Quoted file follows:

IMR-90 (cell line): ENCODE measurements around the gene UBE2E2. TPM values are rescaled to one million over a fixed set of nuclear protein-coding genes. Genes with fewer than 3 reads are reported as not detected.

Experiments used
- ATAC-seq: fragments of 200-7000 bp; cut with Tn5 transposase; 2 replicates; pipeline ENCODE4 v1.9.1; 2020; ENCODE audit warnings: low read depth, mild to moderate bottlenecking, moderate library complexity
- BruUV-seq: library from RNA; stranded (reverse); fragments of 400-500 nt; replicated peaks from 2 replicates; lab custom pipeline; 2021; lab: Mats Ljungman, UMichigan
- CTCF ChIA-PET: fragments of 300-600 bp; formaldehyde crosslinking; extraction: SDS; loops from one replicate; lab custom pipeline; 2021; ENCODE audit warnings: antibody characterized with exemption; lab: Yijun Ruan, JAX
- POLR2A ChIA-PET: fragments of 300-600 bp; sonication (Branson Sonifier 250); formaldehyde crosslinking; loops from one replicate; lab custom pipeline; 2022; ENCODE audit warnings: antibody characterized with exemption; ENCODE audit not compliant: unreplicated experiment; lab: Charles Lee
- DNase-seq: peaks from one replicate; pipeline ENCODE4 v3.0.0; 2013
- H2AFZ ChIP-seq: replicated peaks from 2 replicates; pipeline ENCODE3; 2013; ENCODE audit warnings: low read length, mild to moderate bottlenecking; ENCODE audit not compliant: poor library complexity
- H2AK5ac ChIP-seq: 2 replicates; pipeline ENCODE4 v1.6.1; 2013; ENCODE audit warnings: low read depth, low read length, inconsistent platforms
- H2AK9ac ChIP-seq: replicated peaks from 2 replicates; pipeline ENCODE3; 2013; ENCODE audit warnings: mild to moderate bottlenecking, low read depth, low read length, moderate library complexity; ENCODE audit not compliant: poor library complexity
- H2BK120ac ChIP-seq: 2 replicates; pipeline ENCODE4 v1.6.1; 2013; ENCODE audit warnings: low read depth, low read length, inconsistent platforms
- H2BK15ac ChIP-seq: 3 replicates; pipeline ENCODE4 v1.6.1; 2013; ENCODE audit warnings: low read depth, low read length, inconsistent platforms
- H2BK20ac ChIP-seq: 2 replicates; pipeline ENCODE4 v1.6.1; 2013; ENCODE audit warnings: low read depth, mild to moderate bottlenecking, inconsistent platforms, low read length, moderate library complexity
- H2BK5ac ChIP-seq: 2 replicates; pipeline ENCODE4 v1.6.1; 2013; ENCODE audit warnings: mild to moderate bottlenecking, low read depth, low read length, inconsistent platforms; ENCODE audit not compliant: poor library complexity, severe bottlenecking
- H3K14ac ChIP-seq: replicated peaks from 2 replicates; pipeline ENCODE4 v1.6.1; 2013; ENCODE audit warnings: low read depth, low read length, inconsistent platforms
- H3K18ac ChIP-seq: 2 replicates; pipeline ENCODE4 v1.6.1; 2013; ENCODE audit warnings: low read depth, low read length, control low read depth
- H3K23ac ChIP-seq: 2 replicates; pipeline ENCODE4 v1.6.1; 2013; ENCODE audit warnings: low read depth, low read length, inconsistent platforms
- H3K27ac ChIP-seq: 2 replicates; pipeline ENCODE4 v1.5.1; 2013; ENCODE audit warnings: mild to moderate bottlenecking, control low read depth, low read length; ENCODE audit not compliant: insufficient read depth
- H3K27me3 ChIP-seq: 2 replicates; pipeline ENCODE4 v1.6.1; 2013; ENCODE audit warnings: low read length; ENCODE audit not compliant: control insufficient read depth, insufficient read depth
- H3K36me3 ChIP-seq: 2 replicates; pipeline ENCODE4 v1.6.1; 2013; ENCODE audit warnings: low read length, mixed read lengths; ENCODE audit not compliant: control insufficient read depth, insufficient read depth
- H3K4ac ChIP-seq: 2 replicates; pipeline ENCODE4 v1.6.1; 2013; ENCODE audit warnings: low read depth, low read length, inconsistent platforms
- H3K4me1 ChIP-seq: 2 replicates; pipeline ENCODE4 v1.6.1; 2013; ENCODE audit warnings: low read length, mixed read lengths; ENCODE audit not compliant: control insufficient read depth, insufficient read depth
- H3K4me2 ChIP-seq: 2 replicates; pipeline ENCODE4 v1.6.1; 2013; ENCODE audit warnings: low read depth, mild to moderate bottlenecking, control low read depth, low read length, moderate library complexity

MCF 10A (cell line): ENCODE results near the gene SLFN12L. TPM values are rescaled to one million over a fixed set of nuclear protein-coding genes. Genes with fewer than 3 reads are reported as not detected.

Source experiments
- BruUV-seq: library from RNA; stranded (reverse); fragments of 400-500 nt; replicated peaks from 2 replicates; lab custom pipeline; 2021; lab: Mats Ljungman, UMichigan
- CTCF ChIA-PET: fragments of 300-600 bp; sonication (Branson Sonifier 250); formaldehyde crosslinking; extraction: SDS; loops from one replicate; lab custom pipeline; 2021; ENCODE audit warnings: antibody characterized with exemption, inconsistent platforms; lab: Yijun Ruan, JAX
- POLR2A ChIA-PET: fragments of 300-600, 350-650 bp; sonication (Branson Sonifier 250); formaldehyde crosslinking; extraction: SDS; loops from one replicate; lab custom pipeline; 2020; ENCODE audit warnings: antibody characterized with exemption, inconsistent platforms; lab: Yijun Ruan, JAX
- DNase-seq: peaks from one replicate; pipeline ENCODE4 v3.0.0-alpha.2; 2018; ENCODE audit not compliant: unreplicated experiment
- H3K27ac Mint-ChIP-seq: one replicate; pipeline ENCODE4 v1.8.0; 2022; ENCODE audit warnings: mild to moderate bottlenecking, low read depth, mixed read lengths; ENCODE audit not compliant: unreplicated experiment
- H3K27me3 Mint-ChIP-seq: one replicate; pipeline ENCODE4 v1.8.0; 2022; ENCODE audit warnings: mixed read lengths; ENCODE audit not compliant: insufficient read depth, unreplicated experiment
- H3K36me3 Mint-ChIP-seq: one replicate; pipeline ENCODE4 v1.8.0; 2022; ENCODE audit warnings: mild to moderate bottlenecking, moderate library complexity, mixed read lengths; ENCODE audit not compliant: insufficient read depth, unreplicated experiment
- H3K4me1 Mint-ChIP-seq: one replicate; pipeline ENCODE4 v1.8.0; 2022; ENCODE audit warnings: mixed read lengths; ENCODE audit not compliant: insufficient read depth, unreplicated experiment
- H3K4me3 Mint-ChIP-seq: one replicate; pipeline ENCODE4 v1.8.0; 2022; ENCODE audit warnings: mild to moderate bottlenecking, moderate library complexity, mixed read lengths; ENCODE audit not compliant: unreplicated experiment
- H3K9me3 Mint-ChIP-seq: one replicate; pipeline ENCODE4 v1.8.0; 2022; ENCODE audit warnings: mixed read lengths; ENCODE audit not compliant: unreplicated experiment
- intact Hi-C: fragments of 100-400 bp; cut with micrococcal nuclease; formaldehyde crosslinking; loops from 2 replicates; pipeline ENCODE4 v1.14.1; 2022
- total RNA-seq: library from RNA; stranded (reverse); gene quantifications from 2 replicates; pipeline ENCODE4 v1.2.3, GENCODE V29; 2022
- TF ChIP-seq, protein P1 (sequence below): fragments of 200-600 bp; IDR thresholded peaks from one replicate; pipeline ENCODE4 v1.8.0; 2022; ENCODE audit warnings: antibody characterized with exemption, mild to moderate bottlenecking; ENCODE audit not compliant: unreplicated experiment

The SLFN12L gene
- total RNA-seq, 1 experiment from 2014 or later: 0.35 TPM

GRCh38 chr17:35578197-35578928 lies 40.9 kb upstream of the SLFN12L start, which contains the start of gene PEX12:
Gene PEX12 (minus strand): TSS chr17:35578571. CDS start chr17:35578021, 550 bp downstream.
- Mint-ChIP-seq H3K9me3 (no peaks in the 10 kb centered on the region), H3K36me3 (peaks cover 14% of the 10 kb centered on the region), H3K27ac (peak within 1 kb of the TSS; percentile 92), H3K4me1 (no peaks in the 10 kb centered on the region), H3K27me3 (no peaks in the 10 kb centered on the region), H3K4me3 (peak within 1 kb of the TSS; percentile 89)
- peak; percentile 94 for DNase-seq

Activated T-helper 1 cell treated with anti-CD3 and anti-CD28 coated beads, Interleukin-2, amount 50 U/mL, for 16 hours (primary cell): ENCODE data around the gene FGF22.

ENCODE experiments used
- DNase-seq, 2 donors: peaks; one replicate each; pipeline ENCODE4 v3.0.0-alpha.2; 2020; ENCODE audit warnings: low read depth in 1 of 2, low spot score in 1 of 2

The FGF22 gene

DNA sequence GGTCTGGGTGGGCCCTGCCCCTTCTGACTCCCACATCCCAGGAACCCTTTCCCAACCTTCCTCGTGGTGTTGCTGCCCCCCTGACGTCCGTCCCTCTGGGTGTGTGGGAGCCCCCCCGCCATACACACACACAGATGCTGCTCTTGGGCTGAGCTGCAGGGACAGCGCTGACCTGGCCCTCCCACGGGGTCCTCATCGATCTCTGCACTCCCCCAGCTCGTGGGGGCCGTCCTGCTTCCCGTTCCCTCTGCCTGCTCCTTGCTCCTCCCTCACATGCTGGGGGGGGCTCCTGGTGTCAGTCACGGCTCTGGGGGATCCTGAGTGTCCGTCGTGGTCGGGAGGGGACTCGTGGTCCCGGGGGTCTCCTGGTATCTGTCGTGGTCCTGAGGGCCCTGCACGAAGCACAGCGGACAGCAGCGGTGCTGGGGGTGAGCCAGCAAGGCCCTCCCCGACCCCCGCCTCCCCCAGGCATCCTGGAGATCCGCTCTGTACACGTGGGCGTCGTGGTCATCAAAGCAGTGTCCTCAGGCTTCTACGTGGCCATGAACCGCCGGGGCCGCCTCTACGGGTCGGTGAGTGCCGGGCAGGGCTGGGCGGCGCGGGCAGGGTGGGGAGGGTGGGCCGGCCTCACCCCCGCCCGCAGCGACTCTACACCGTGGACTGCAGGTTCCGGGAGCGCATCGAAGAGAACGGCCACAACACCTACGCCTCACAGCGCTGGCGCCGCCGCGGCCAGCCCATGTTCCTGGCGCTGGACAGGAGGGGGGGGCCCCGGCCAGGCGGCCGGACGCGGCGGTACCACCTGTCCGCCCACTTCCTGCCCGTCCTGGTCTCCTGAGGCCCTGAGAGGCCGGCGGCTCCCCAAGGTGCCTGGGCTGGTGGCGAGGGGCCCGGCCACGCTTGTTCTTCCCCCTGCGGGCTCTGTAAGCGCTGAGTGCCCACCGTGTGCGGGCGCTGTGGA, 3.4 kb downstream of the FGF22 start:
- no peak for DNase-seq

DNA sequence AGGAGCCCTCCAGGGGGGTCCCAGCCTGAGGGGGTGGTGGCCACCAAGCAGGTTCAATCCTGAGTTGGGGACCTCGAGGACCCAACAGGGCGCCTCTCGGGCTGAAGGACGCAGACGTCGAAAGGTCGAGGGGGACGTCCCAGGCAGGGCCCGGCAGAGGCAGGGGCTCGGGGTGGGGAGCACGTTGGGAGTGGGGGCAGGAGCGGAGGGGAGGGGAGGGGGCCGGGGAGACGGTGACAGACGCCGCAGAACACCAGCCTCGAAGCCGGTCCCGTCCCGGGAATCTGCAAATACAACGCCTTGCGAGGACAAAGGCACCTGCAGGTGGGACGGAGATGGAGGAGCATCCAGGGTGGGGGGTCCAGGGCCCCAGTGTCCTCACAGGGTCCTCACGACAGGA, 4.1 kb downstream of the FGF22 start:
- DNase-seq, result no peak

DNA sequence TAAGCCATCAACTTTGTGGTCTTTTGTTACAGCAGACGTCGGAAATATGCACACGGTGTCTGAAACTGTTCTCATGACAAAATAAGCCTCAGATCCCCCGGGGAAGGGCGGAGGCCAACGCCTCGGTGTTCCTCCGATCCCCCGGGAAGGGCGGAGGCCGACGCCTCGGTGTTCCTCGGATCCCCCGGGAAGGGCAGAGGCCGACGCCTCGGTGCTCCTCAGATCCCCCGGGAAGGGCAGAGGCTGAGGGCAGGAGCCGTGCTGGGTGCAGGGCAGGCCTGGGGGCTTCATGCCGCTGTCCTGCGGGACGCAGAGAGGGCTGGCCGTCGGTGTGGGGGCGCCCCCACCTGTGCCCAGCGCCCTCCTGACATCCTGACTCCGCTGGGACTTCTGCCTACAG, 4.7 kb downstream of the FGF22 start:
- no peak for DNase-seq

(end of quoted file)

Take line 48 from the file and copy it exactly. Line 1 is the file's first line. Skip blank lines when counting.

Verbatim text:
The FGF22 gene